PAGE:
Welcome! Login | Register
 

Monfredo: Civics Education…A Relic of The Past or Critical Componet to Our Future—According to the National Assessment of Educational Progress

What to Watch For: Patriots vs. Bears—The Patriots welcome the Bears to Gillette Stadium…

Holy Cross at Lafayette Football Preview—Holy Cross visits conference rival Lafayette on Saturday

$73 Million North High has 31% Dropout Rate—In hopes of improving the dropout rate and…

Tom Finneran: I’m Joe Citizen and I Disapprove These Messages—We’re less than two weeks away from Election…

McGovern and Markey Visit WPI to Tour Robotics Lab—U.S. Representative Jim McGovern and U.S. Senator Ed…

Holy Cross Men’s Basketball Predicted to Finish 3rd in Patriot League—Holy Cross Picked to finish 3rd in Patriot…

Fattman Slams Abraham Over Mismanagement—Stephanie Fattman, appearing Tuesday on The Jordan Levy…

See the Great Pumpkin Fest at the Ecotarium with Your Woo Card—The weekend is fast approaching, and GoLocalWorcester brings…

10 Best Loved Bacon Dishes in Worcester—We all love bacon.

 
 

Art In The Park Postponed Until 2013

Saturday, March 24, 2012

 

Due to difficult fundraising, a deficit from last year’s show, and upcoming renovations to Elm Park, Worcester formerly annual Art in the Park will be postponed until 2013.

A Need for Fundraising

According to the head of the committee behind Art in the Park, Gloria Hall, although last year’s funding was a record high, they still had a deficit.

“Funding improved tremendously last year. We got more from organizations and individuals than ever. It was a good growth year, but we ended up with a deficit of $2,500,” Hall said. “It was money put toward our advertising and print. The artists were paid. It was more administrative [costs].”

Since 2008, the art display that turns historical Elm Park into an outdoor gallery has brought over 150 regional artists and over 80 pieces of public art to the city, but this year’s show isn’t happening.

“In doing a biennial, we’re going to be working toward increasing our fundraising and increasing the number of volunteers and those working on the committee,” Hall said. “We’re working to move the organization to being more permanent and strengthening our funding and capacity.”

An Unexpected Change

“I only found out yesterday,” said local artist Susan Champeny, who was expecting information about the show. “We were mostly concerned that the call for art hadn’t come out yet.”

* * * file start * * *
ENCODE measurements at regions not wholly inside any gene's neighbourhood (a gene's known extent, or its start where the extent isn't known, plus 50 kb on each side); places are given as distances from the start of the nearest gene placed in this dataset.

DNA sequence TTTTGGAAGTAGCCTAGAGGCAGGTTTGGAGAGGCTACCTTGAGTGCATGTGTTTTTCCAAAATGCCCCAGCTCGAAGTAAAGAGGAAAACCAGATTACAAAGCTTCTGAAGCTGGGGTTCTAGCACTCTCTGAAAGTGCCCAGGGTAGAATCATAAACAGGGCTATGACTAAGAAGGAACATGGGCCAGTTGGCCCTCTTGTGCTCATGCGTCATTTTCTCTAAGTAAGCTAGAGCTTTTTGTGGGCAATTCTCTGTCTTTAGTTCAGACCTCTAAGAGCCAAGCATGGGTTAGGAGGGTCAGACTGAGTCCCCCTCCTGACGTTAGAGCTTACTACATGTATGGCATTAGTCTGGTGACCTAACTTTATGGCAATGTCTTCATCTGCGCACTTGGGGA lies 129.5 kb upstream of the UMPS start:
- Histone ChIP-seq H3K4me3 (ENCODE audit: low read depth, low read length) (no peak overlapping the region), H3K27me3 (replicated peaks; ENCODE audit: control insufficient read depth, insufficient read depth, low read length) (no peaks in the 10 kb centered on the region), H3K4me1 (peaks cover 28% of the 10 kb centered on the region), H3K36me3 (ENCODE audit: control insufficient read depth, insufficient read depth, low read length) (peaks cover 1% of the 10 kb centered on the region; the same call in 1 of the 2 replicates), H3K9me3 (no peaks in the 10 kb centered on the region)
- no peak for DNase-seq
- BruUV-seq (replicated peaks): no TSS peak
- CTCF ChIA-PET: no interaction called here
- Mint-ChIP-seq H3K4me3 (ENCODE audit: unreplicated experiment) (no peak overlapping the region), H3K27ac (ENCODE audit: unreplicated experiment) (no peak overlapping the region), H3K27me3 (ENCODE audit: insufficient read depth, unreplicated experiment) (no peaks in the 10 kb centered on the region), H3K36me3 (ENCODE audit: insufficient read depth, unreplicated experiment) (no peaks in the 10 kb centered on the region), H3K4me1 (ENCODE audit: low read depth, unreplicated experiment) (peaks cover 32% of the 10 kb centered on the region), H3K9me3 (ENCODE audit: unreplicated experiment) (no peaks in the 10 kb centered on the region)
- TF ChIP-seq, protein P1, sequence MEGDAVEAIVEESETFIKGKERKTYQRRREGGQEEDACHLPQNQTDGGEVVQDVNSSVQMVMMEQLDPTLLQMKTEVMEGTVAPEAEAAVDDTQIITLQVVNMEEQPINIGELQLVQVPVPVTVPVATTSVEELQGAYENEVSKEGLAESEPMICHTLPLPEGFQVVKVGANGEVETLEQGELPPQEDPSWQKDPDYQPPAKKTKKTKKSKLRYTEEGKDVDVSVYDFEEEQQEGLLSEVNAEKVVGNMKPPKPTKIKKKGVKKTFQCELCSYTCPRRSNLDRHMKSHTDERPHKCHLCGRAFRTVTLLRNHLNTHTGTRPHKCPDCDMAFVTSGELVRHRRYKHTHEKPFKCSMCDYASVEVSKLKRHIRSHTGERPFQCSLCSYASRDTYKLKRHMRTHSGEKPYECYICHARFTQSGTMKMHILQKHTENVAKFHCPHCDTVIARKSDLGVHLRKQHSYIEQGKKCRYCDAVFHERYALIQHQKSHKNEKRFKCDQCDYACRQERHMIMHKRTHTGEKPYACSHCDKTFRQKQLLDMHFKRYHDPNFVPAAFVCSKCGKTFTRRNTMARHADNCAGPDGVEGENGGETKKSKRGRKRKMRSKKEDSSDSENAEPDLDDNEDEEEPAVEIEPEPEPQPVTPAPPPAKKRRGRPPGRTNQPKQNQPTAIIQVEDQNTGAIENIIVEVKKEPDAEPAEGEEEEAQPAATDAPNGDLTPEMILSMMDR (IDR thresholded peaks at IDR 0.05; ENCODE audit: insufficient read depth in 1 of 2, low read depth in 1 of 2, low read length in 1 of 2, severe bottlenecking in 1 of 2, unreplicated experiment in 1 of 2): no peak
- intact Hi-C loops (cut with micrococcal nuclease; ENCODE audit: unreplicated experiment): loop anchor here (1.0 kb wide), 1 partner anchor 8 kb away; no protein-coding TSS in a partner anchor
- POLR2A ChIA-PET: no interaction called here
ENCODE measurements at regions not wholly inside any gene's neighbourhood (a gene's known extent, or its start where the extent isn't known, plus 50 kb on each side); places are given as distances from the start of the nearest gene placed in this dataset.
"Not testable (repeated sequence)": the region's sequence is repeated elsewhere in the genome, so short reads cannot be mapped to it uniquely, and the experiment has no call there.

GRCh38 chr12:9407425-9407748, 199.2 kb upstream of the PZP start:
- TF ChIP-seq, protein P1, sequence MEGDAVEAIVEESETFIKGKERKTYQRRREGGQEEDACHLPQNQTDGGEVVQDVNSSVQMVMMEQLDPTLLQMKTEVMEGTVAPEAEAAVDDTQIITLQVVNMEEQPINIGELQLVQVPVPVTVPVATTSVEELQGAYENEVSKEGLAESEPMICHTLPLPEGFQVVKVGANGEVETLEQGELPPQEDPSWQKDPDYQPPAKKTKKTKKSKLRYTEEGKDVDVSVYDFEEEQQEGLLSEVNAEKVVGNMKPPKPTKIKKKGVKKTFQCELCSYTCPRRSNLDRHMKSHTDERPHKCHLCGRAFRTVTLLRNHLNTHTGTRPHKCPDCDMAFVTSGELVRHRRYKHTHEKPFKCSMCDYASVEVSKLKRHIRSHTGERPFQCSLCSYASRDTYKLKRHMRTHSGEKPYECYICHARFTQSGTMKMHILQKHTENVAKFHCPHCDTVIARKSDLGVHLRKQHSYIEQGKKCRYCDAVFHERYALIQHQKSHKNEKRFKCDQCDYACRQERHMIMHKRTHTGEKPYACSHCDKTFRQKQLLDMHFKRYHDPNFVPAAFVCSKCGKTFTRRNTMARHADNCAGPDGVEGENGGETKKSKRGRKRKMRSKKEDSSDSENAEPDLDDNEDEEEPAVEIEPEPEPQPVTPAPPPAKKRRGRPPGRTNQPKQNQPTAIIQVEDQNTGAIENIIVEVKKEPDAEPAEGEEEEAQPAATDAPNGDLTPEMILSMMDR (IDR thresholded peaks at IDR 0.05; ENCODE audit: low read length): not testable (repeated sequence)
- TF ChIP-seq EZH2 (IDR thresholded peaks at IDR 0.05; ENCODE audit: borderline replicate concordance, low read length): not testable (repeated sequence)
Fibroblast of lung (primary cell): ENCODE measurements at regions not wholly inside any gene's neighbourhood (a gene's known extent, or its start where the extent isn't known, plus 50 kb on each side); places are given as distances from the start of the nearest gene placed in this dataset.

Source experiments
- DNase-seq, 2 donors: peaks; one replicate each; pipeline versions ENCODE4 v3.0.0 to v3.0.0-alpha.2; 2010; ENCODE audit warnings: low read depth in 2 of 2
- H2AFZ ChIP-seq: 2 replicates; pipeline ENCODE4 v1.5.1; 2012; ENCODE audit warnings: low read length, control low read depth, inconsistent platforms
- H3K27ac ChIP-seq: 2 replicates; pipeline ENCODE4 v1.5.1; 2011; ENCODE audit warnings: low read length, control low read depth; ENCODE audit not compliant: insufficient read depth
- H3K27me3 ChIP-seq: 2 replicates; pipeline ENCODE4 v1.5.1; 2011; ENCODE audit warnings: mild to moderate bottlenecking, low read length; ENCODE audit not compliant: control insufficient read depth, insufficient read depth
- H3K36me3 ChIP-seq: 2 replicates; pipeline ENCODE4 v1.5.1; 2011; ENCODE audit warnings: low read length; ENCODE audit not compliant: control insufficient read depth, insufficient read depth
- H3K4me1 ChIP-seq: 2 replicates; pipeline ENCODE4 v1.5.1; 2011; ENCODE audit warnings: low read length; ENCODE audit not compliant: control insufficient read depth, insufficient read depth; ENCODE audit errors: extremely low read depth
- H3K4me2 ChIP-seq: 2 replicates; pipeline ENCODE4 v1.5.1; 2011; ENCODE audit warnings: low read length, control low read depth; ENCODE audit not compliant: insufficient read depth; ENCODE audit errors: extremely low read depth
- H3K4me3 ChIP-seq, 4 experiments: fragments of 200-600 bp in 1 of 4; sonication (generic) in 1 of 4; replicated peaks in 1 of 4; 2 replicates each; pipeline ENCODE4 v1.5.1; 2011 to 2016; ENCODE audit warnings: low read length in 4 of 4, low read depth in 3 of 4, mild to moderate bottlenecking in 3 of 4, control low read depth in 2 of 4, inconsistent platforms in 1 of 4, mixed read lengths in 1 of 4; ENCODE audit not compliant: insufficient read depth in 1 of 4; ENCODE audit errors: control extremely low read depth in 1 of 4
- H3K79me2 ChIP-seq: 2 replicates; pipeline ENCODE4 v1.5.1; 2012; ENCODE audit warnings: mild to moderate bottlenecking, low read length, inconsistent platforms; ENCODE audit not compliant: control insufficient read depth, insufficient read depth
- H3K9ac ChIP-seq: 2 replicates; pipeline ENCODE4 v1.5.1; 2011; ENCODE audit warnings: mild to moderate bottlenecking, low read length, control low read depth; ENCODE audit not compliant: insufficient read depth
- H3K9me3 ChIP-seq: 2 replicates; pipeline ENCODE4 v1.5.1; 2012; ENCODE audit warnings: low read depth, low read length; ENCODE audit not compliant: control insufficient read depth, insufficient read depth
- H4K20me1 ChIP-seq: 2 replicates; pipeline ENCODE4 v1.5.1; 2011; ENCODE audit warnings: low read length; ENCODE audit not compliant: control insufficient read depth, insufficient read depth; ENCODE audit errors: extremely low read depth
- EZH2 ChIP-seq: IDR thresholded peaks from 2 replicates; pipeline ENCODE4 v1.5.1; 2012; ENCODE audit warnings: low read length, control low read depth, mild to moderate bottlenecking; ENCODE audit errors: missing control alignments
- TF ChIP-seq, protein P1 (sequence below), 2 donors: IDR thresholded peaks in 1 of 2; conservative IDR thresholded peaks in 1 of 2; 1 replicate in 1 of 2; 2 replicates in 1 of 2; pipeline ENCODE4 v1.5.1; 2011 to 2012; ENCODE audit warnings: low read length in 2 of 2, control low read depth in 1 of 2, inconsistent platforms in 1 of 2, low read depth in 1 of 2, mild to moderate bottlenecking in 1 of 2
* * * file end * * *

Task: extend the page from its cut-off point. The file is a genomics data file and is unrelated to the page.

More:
Champeny has been featured in Art in the Park multiple times and was already preparing something for the 2012 show. “We had a couple things we were working on, but they’re not final yet, as they’re still falling down,” she said with a laugh. Champeny’s work usually consists of colorful, playful sculptures depicting everyday objects in unique ways.

While Champeny was sad and surprised to hear the news, she looks forward to the next installation.

“Of course I’d want it to happen every year, but this just means that I get to grow more this year artistically,” she said. “Whatever I finish will go other places, and when they hold it again, I will come back and reapply.”

“I always try to do something new every year, and Art in the Park is a great place to try something new.”

Elm Park Gets a Facelift

While funding was an issue in postponing this year’s installation, Art in the Park was also put off due to upcoming renovations to Elm Park.

The Art in the Park website states: “The work will limit the available exhibit space. Since Art in the Park’s inception, the Park Department has been very supportive of the exhibition. The current uncertainty makes it difficult… to make the commitments to the artists in the time necessary to mount a quality exhibition this year.”

“Their explanation makes a lot of sense. I heard that Elm Park is having renovations soon and was wondering how that was going to work out,” said Champeny. “I’m sure they wouldn’t want the art to be damaged during the renovations.”

In the Meantime

In their first year of transitioning to the biennial schedule, Art in the Park will work on improving their standing.

“We’re looking for specialized people who can bring specific strengths to Art in the Park. The structure of Art in the Park is one that changes from year to year – the content changes. But there’s a format that won’t change,” Gloria Hall said.

She plans on working to increase the number of artists involved as well as building the success of the art going into the community after the exhibit.

“We want to do it right,” she said.
 

 

Related Articles

 

Enjoy this post? Share it with others.